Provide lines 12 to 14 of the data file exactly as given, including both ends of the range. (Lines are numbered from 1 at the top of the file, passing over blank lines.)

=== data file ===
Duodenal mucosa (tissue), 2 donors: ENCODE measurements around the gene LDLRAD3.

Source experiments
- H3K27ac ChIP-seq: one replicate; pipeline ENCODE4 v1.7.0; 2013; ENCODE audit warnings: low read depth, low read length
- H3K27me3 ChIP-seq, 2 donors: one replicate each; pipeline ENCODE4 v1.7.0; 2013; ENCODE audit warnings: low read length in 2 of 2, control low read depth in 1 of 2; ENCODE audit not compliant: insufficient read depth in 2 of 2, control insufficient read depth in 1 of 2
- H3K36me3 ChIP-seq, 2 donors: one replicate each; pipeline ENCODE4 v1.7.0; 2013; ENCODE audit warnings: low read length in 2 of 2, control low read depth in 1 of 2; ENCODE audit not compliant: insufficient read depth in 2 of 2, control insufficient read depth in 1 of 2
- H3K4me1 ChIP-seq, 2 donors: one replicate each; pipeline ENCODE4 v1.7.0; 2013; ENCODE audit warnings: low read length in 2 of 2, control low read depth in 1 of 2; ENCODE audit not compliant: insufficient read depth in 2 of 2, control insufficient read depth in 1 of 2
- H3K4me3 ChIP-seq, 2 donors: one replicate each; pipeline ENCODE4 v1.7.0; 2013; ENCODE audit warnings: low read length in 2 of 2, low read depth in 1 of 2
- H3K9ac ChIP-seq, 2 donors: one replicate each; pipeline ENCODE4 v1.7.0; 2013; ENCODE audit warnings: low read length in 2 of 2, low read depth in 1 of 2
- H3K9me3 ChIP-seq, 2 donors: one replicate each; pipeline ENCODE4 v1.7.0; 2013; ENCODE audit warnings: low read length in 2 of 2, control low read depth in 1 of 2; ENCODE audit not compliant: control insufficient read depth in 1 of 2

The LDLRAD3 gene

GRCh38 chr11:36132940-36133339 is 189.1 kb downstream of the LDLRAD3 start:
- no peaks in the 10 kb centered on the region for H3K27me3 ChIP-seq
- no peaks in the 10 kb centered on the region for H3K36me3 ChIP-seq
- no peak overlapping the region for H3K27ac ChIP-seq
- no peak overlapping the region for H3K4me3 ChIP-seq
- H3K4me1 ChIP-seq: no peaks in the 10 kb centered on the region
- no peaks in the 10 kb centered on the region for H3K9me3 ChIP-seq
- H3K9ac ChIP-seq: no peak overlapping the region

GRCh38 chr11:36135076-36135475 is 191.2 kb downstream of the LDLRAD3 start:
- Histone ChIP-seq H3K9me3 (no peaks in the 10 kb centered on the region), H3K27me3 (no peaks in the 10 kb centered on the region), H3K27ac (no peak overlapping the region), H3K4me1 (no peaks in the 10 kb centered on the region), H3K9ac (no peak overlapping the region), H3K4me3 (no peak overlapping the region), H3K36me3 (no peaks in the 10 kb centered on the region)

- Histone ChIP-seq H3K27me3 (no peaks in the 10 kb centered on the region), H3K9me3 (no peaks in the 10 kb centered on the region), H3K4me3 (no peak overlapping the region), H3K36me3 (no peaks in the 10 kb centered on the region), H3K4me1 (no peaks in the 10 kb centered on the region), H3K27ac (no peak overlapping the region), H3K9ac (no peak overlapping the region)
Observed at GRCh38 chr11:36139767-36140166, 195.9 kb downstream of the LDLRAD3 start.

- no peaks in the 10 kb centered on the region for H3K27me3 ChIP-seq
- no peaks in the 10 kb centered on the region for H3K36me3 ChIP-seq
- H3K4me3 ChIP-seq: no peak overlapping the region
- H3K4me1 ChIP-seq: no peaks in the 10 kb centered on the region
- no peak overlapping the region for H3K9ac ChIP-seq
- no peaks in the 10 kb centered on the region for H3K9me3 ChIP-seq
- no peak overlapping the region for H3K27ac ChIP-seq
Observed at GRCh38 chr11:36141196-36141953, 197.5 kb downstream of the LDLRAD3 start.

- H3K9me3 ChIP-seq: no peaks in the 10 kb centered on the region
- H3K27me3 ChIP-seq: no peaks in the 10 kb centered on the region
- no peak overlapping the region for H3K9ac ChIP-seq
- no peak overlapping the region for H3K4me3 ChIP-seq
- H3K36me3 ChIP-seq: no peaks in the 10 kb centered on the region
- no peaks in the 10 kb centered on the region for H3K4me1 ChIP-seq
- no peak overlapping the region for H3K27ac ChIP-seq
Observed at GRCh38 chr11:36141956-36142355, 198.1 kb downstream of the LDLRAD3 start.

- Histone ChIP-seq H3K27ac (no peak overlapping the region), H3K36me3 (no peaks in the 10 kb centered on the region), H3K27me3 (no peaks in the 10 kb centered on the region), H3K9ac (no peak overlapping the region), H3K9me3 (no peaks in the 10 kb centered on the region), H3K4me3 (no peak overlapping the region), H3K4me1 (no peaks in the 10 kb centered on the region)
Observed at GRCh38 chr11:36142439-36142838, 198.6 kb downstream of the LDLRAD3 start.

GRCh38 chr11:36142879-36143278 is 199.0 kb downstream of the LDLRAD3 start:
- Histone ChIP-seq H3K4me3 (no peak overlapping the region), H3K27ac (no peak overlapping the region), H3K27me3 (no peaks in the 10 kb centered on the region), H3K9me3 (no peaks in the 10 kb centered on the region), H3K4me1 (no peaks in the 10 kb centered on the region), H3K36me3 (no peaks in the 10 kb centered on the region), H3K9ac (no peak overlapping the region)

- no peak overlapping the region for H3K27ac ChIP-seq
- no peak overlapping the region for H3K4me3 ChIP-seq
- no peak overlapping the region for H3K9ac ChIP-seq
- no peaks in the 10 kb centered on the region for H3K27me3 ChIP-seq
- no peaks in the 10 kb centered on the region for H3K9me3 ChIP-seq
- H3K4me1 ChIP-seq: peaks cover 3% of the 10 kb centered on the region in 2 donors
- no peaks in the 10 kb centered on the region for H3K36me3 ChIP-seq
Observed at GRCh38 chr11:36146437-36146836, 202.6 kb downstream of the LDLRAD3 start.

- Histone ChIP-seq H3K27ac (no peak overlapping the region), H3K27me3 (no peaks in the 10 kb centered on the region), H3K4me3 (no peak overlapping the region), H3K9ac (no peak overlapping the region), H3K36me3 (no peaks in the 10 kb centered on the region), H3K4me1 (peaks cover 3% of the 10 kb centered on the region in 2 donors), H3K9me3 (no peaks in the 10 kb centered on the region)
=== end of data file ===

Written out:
- no peaks in the 10 kb centered on the region for H3K27me3 ChIP-seq
- no peaks in the 10 kb centered on the region for H3K36me3 ChIP-seq
- no peak overlapping the region for H3K27ac ChIP-seq